Takahashi and Chinellato focus on examining hadrons made of lighter quarks, produced in greater quantities in the collisions. Chinellato coordinates the work of 80 researchers who study hadrons containing the strange quark, about 100 times heavier than the up and down quarks. As discussed in an article published in July in the electronic repository ArXiv, the Alice researchers found that in a certain range of momenta (a quantity that gives an idea of the energy of the particles), collisions of lead particles tend to produce more baryons (trios) containing strange quarks than mesons (pairs) of strange quarks, an effect expected by some theories. However, unexpectedly, Alice also noted a similar effect, to a lesser extent, in collisions between lead nuclei and protons, in which, in principle, a plasma should not be formed. “There are several physical mechanisms that could explain this,” says Takahashi. “We’re trying to understand which one makes the most sense.”
New phenomena involving heavy nuclei are also being discovered by the team using another detector in the LHC, the Compact Muon Solenoid (CMS), which is used by 3,000 researchers from 40 countries. Among them is a group coordinated by Sergio Novaes at Unesp and at UFABC. At Unesp, physicist Sandra Padula develops and applies techniques to combine the trajectories of the particles produced in the collisions and thereby estimate the size of the system formed, the collective motion of the particles and other properties of the medium from which they came. One of the effects observed in collisions between gold nuclei at the RHIC and between lead nuclei at the LHC was the emergence of a structure that resembles a ridge, which generated a number of theoretical attempts at explanations. “One of them suggests that this structure arises because the plasma resembles a liquid flowing without viscosity,” Padula says. “And that the particles formed reflect this collective behavior.”
The problem is that a similar version of this effect was also observed using the CMS, in collisions between protons and between protons and lead nuclei—two situations in which one would not expect a plasma to be formed.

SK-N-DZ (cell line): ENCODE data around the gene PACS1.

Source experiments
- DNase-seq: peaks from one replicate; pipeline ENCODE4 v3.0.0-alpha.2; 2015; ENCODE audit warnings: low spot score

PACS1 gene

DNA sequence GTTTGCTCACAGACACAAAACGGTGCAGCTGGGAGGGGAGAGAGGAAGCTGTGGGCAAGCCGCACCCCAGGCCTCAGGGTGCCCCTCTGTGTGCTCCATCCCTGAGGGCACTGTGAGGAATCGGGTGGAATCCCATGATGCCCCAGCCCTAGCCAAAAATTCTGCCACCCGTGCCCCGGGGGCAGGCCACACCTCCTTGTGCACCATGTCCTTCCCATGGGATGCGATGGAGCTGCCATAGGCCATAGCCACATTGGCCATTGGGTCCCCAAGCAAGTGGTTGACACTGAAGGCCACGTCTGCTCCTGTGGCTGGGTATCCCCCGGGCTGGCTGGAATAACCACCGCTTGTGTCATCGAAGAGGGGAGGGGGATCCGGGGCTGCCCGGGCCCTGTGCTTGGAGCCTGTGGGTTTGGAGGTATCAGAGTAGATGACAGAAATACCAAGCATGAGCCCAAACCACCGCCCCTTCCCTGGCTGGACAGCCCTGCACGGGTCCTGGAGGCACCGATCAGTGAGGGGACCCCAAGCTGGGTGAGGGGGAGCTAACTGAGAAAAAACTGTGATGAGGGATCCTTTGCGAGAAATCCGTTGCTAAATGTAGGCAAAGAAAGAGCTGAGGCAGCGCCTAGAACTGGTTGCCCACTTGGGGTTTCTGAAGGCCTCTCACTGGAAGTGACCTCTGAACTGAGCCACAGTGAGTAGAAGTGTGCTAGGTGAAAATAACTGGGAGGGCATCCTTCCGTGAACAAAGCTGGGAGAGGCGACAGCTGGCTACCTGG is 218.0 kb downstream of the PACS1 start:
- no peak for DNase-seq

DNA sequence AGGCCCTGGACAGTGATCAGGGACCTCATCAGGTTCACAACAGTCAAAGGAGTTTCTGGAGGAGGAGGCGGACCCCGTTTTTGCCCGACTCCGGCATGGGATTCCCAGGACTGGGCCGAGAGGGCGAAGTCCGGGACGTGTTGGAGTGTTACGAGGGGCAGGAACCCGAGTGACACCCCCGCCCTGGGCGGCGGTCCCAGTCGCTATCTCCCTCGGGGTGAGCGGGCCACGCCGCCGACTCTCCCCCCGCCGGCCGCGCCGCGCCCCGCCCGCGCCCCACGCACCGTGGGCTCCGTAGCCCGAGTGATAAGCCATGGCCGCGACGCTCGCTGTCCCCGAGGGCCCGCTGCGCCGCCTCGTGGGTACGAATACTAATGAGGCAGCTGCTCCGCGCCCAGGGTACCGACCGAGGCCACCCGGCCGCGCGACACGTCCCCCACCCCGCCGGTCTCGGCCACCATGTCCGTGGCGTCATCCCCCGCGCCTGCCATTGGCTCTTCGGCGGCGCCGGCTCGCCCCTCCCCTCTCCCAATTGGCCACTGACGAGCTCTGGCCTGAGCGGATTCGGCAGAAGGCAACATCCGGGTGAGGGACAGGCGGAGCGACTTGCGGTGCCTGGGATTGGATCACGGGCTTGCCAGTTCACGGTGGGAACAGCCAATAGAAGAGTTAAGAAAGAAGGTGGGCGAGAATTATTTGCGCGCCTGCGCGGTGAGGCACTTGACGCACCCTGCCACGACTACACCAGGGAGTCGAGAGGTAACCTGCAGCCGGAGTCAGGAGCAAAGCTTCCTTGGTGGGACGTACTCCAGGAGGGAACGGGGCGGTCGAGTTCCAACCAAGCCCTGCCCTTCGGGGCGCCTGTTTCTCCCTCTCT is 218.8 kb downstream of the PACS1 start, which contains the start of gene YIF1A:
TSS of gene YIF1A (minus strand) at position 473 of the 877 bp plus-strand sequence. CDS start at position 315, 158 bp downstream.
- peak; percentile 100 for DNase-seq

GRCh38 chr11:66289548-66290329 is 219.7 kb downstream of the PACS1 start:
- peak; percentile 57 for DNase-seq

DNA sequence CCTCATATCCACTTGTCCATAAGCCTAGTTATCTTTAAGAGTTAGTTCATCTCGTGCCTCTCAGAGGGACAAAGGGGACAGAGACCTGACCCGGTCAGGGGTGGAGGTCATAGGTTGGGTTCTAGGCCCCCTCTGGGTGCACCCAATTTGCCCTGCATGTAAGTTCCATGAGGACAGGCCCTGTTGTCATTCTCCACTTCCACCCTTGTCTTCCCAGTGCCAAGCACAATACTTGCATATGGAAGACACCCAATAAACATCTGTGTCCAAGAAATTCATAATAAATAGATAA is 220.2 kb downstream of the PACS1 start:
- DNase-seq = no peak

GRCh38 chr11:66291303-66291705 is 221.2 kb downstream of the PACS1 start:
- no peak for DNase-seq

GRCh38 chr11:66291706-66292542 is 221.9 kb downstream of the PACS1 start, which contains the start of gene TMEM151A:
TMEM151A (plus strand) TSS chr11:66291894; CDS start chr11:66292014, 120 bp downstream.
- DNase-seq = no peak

Collisions at the LHC have been suspended since February. The accelerator was shut down to undergo improvements that should increase the energy of collisions and instrument sensitivity. Experiments will resume in 2015, and it is expected that the energy will be twice the current level by 2018. “Simulations are being developed in order to analyze what can happen at this level of energy,” says Padula, “but I think the unexpected is the most interesting.”
In 2018, the LHC is expected to remain idle again for more improvements. Szanto’s group, in partnership with engineer Wilhelmus Van Noije’s team at the USP Polytechnic School, is expected to contribute to the construction of microelectronic components to enhance Alice’s detection system. Novaes and his team, in turn, plan to contribute to the creation of microelectronic components to improve the CMS’s detection capability.
1. High energy nuclear physics at the RHIC and the LHC (No. 2012/04583-8); Grant Mechanism Thematic Project; Coord. Alejando Szanto de Toledo, IF/USP; Investment R$2,789,509.20 (FAPESP).
2. Hadronic experimental physics from RHIC to LHC (No. 2012/02895-2); Grant Mechanism Regular Line of Research Project Award; Coord. Jun Takahashi, IF/Unicamp; Investment R$104,995.95 (FAPESP).
3. São Paulo Regional Analysis Center: participation in the DZero and CMS experiments (No. 2008/02799-8); Grant Mechanism Thematic Project; Coord. Sergio Ferraz Novaes, IFT/Unesp; Investment R$2,026,797.78 (FAPESP).
4. Design of a signal acquisition and digital processing Asic for the Time Projection Chamber of the ALICE experiment (No. 2013/06885-4); Grant Mechanism Regular Line of Research Project Award; Coord. Wilhelmus Van Noije, Polytechnic School/USP; Investment R$858,978.38 (FAPESP)
ALICE Collaboration. Multiplicity Dependence of Pion, Kaon, Proton and Lambda Production in p-Pb Collisions at sqrt (sNN) = 5.02 TeV. eprint arXiv:1307.6796. Jul. 2013.
CMS Collaboration. Multiplicity and transverse-momentum dependence of two-and four-particle correlations in p-Pb and Pb-Pb collisions. Physics Letters B. v. 724, n. 213. May 2013.